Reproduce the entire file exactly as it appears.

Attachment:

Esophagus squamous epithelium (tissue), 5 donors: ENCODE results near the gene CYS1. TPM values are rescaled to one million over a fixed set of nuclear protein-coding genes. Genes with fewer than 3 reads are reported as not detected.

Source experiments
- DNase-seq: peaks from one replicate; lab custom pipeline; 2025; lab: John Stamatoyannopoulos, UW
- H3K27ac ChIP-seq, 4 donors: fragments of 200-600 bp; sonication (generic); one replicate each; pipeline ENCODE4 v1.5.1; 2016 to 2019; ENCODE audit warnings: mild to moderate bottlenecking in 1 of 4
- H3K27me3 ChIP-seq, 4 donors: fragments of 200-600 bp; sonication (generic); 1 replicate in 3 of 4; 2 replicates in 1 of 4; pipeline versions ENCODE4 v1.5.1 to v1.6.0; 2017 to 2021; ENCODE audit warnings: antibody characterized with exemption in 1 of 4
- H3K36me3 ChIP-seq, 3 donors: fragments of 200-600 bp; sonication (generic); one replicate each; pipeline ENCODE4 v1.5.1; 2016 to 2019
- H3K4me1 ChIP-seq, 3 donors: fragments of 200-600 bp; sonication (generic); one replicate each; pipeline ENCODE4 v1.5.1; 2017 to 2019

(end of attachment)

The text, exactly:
Esophagus squamous epithelium (tissue), 5 donors: ENCODE results near the gene CYS1. TPM values are rescaled to one million over a fixed set of nuclear protein-coding genes. Genes with fewer than 3 reads are reported as not detected.

Source experiments
- DNase-seq: peaks from one replicate; lab custom pipeline; 2025; lab: John Stamatoyannopoulos, UW
- H3K27ac ChIP-seq, 4 donors: fragments of 200-600 bp; sonication (generic); one replicate each; pipeline ENCODE4 v1.5.1; 2016 to 2019; ENCODE audit warnings: mild to moderate bottlenecking in 1 of 4
- H3K27me3 ChIP-seq, 4 donors: fragments of 200-600 bp; sonication (generic); 1 replicate in 3 of 4; 2 replicates in 1 of 4; pipeline versions ENCODE4 v1.5.1 to v1.6.0; 2017 to 2021; ENCODE audit warnings: antibody characterized with exemption in 1 of 4
- H3K36me3 ChIP-seq, 3 donors: fragments of 200-600 bp; sonication (generic); one replicate each; pipeline ENCODE4 v1.5.1; 2016 to 2019
- H3K4me1 ChIP-seq, 3 donors: fragments of 200-600 bp; sonication (generic); one replicate each; pipeline ENCODE4 v1.5.1; 2017 to 2019